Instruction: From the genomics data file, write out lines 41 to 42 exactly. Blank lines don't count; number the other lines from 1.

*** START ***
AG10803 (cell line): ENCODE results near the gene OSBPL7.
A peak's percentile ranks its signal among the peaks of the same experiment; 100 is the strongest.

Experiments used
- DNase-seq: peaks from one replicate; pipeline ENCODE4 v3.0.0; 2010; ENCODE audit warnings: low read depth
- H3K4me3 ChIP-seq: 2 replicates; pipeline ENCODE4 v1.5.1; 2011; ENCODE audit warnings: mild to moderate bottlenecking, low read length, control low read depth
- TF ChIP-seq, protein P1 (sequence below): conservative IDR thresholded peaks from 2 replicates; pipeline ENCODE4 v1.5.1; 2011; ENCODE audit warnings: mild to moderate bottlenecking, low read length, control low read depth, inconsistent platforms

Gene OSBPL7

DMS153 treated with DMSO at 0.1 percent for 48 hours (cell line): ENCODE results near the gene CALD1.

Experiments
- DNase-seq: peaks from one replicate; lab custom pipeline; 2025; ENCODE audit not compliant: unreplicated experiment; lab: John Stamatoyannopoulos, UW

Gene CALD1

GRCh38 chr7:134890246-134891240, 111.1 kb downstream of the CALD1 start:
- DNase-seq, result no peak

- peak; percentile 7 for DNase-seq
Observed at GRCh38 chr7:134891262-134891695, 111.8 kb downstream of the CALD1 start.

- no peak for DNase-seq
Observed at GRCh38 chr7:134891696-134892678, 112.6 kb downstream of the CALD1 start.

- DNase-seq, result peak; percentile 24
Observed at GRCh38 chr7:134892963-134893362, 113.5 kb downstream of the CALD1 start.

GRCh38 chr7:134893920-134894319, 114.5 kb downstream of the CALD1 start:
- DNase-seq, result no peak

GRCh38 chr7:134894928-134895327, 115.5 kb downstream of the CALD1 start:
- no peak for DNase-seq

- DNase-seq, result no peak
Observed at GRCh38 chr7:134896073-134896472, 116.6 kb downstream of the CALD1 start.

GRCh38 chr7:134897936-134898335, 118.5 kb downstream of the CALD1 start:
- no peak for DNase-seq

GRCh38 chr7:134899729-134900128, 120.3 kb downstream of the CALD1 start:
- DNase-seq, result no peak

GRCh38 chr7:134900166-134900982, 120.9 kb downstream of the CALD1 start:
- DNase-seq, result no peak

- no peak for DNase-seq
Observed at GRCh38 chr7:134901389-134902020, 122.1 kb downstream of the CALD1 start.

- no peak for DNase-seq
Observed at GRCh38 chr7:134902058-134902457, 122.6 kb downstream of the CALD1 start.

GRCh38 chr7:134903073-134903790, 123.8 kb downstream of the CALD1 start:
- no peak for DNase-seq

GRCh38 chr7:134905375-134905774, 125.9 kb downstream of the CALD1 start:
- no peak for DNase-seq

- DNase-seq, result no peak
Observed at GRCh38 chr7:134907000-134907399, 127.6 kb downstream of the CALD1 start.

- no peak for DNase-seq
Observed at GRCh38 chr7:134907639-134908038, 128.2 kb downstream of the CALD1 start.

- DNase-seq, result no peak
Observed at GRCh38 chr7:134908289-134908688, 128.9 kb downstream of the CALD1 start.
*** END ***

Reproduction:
Observed at GRCh38 chr7:134907000-134907399, 127.6 kb downstream of the CALD1 start.

- no peak for DNase-seq